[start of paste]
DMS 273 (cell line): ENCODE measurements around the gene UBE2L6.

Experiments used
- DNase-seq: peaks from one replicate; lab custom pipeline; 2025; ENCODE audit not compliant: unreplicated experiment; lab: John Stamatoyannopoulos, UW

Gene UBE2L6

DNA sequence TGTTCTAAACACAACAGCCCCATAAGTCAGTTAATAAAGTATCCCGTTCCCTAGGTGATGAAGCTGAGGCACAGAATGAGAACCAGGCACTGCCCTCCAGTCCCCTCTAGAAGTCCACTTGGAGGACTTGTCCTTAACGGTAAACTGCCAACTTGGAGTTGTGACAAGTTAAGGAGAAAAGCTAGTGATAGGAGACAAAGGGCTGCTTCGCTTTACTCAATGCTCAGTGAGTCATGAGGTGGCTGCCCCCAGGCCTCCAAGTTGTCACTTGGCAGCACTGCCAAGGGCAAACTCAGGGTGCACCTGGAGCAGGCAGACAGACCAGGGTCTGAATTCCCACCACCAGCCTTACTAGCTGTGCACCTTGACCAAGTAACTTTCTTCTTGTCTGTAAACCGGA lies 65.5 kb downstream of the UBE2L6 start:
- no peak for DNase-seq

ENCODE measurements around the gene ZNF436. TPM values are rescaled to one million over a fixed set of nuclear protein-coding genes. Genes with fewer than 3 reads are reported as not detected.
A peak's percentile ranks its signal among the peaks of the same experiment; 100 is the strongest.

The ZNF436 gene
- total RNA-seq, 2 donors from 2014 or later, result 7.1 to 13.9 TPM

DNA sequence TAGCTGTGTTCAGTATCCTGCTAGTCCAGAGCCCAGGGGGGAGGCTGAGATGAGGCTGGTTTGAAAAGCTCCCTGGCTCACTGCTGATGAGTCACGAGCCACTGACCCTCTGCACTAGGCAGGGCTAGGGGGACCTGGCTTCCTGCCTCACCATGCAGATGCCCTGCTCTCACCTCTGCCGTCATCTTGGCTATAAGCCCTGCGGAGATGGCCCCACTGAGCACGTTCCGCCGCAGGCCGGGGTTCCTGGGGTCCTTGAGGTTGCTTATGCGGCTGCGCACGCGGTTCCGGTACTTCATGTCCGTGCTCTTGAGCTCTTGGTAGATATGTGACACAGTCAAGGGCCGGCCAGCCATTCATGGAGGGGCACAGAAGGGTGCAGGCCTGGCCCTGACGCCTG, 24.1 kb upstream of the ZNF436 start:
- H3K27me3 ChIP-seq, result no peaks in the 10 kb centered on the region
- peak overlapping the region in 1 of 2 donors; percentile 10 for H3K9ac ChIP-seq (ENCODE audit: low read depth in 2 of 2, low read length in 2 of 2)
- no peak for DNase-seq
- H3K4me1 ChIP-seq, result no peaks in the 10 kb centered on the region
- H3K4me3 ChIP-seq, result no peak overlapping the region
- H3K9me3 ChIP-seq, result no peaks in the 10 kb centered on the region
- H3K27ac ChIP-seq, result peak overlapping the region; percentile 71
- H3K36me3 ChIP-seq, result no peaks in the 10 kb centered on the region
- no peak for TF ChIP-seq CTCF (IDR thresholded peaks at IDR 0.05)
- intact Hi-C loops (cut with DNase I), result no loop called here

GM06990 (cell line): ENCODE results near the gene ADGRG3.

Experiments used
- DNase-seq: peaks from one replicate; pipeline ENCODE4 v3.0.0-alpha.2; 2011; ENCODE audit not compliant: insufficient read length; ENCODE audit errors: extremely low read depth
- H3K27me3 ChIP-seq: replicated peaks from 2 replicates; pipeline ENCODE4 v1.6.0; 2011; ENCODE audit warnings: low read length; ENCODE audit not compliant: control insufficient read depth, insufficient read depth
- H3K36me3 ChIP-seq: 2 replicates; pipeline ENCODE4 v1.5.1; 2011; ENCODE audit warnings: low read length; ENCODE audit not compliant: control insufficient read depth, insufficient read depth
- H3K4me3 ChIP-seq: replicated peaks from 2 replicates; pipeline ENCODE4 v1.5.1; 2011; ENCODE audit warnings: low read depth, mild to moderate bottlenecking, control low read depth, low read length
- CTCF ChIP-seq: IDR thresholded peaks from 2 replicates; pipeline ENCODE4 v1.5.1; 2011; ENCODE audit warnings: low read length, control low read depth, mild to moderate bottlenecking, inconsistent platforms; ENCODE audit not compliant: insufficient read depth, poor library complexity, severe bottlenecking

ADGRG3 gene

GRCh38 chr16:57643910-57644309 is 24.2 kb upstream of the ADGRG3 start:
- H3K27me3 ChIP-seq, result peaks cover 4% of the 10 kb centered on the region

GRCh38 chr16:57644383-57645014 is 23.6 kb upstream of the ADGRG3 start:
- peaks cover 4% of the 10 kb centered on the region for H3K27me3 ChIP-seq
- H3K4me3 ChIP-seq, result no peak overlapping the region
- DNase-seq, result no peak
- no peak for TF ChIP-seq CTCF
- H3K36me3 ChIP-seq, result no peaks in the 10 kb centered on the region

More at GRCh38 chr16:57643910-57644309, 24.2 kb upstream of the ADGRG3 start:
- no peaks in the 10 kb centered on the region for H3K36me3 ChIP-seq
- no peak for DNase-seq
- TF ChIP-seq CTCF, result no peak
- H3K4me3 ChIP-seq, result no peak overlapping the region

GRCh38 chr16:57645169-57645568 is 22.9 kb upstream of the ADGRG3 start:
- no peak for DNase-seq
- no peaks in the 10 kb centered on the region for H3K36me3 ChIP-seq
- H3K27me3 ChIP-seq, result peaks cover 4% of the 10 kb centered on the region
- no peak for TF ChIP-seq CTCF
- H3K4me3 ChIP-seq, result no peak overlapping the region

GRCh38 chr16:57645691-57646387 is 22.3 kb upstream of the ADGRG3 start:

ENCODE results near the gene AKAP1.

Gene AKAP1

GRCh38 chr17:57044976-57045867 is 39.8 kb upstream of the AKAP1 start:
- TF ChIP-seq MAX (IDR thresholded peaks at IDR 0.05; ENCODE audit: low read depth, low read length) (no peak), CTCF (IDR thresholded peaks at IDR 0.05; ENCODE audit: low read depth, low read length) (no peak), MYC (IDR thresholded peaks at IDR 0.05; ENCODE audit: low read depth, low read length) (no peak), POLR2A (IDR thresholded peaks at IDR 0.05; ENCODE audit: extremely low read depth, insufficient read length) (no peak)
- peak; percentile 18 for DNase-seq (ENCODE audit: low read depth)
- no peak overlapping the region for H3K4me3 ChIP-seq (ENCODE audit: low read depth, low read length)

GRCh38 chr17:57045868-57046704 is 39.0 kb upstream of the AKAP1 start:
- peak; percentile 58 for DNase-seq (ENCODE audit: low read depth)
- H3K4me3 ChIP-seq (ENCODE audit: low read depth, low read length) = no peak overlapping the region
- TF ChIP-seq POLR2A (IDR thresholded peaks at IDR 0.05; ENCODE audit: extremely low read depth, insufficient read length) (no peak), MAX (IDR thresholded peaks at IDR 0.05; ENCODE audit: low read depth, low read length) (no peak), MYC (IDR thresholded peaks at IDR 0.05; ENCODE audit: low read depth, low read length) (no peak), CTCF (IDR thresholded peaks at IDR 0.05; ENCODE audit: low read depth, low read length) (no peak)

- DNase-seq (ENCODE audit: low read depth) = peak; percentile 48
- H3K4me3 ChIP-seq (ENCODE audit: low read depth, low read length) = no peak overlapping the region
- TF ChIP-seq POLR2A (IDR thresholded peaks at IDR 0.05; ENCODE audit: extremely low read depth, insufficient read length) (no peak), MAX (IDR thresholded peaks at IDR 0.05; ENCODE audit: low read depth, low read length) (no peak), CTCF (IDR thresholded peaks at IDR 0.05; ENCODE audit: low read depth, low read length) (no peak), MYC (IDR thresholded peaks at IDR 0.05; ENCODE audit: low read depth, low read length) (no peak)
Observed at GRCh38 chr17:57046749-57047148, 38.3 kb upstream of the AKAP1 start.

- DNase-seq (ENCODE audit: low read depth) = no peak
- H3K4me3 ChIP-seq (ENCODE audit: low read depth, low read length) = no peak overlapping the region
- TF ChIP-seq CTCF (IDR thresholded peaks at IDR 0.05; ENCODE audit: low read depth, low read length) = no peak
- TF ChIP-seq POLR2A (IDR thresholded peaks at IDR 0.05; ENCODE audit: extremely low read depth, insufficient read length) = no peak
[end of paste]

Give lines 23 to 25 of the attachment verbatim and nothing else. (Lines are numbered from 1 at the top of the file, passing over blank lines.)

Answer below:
Experiments used
- DNase-seq: peaks from one replicate; pipeline ENCODE4 v3.0.0-alpha.2; 2011; ENCODE audit not compliant: insufficient read length; ENCODE audit errors: extremely low read depth
- H3K27me3 ChIP-seq: replicated peaks from 2 replicates; pipeline ENCODE4 v1.6.0; 2011; ENCODE audit warnings: low read length; ENCODE audit not compliant: control insufficient read depth, insufficient read depth